Weird Story

Man Could Get Deported From Australia After Being Caught Masturbating With No One Around

Man Could Get Deported From Australia After Being Caught Masturbating With No One Around
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A Nepalese man, 26, is facing deportation from Australia after he was caught masturbating in his car.

The incident happened in 2021 when the man worked as a delivery driver. According to the reports, he finished the shift earlier and went to the nearest park, assuming no one was around.

A council worker approached the man to notify him that he could not park there.

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The man wanted some alone time, and that's how he ended up in Rosny Park. Little did he know that this could lead to his deportation.

Man Could Get Deported From Australia After Being Caught Masturbating With No One Around

The man had to undergo a Community Corrections Tasmania (CCT) risk assessment to determine whether he was likely to re-offend. He scored medium, and if he repeated the offense, he would be put on the sex offenders register.

If he gets caught, he will be deported.

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The man's lawyer, Dinesh Loganathan, has since challenged the finding after two separate clinical psychologists — Dr. Grant Blake and Dr. Emma Collins — argued the man had a low risk of re-offending.

The lawyer explained:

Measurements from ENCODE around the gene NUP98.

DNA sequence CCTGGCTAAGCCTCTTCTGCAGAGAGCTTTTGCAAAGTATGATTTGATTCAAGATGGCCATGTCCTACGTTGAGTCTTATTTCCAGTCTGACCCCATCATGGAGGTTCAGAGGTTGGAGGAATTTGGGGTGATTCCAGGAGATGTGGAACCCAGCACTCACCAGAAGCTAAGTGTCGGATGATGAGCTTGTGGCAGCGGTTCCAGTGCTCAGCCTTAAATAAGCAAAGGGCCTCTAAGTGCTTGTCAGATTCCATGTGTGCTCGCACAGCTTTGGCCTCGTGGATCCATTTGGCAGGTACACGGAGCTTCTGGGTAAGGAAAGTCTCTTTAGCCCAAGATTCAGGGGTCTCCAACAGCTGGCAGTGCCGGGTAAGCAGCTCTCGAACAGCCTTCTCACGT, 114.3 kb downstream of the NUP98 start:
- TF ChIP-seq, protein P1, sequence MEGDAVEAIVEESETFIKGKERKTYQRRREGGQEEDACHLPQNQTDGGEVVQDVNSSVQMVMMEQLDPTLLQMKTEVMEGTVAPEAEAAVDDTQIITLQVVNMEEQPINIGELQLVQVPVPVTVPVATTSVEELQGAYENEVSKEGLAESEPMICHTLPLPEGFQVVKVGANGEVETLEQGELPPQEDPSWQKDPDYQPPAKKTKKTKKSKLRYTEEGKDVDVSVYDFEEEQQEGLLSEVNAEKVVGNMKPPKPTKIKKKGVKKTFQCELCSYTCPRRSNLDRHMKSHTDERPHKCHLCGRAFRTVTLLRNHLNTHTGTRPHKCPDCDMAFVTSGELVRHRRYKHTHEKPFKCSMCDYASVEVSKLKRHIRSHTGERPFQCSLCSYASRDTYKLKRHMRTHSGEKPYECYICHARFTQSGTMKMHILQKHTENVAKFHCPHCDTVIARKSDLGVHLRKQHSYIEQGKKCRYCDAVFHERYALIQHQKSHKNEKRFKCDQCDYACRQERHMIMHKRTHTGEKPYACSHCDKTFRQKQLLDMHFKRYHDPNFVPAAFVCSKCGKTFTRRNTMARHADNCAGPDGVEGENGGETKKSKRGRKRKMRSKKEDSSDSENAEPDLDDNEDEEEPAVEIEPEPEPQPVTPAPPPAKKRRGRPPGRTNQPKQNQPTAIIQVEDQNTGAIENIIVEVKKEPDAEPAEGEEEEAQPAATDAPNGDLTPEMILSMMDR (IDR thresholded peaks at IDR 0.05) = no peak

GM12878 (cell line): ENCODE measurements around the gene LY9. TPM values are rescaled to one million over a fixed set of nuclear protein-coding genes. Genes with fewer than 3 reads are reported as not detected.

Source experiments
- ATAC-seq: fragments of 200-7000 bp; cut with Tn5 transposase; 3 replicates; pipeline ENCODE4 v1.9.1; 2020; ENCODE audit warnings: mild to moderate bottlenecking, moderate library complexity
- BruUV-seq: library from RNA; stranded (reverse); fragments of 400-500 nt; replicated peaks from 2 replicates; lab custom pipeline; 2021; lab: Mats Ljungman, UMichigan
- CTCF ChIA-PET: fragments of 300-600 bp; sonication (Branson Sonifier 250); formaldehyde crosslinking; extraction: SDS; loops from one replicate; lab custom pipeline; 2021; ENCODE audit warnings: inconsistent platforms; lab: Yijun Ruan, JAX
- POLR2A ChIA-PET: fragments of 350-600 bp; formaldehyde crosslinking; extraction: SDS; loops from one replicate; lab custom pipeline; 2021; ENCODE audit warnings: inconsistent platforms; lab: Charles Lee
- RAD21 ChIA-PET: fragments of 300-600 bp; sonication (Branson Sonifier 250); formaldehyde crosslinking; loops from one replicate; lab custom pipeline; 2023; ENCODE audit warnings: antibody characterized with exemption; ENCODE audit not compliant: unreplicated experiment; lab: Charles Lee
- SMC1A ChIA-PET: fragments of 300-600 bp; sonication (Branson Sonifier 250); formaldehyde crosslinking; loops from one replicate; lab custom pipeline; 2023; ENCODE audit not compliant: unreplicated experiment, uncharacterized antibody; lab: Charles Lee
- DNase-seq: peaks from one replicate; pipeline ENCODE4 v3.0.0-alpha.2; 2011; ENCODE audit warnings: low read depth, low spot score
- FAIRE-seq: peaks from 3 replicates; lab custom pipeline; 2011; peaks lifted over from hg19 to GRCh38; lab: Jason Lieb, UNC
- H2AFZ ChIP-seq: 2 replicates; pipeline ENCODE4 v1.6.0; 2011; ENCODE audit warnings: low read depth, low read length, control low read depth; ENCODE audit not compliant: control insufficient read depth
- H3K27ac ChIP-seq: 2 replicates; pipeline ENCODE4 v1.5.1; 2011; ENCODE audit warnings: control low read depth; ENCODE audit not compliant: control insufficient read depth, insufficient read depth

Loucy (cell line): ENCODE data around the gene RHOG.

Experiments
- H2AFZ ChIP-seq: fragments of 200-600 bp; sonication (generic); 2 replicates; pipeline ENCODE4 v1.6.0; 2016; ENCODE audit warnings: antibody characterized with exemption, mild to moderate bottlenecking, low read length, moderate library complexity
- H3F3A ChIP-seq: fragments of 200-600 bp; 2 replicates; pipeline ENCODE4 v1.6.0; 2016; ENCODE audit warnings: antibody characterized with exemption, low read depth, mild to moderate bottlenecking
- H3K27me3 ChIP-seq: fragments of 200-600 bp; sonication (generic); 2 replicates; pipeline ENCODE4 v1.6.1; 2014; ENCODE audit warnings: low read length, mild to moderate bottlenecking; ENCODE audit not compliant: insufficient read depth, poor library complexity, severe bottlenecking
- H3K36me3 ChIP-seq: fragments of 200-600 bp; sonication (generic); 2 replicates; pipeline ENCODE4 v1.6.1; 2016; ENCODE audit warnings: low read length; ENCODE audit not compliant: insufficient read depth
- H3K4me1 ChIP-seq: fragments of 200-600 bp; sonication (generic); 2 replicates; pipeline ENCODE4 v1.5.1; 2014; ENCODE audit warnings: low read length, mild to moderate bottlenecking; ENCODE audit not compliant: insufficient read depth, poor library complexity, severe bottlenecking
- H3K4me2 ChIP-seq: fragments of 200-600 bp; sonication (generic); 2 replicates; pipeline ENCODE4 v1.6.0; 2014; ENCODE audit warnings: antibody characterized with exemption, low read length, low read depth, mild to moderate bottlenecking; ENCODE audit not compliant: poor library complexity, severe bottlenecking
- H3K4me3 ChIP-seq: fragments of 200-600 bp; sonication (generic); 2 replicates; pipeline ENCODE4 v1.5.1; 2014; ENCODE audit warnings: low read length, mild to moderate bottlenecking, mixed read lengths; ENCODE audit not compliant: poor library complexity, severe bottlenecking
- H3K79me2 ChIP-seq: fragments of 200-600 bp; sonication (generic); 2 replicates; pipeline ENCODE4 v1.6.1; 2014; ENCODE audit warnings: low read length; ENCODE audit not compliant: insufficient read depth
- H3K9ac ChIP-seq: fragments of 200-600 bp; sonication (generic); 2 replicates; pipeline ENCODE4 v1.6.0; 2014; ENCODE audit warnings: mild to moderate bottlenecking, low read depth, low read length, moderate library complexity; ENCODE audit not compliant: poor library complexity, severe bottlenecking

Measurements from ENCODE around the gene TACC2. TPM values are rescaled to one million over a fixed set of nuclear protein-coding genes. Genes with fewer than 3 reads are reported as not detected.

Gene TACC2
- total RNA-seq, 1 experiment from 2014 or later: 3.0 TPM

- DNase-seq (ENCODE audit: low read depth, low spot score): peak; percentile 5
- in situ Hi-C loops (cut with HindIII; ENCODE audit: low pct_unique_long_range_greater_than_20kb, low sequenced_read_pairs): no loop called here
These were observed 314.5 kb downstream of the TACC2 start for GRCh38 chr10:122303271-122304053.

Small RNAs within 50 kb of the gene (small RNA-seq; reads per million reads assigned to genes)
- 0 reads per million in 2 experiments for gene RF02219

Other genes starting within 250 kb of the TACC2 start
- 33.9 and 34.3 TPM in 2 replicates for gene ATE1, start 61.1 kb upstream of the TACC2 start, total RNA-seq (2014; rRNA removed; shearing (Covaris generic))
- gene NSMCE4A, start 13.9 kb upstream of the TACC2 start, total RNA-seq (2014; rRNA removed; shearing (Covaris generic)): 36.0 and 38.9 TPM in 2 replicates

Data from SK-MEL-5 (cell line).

"We have two certified trained clinical psychologists who have provided a report to the court that Static-99R [the risk assessment tool] should have never been administered to [the man], and the administration was flawed."

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Dr. Blake called the court's assessment "far-fetched" and "fanciful."

Man Could Get Deported From Australia After Being Caught Masturbating With No One Around

Loganathan added: "Community Corrections must be informed they are continuing to misuse risk assessment tools."

"It is unethical, unacceptable practice. It cannot continue."

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Australia is known as one of the countries with the strictest immigration rules.

People have been refused based on the "character test," introduced in 2014.

In 2019, the government strengthened these laws by adding a new section of "designated offenses," which saw more migrants fail the test.

In 2020, and 2021, things only worsened for those who tried entering Australia.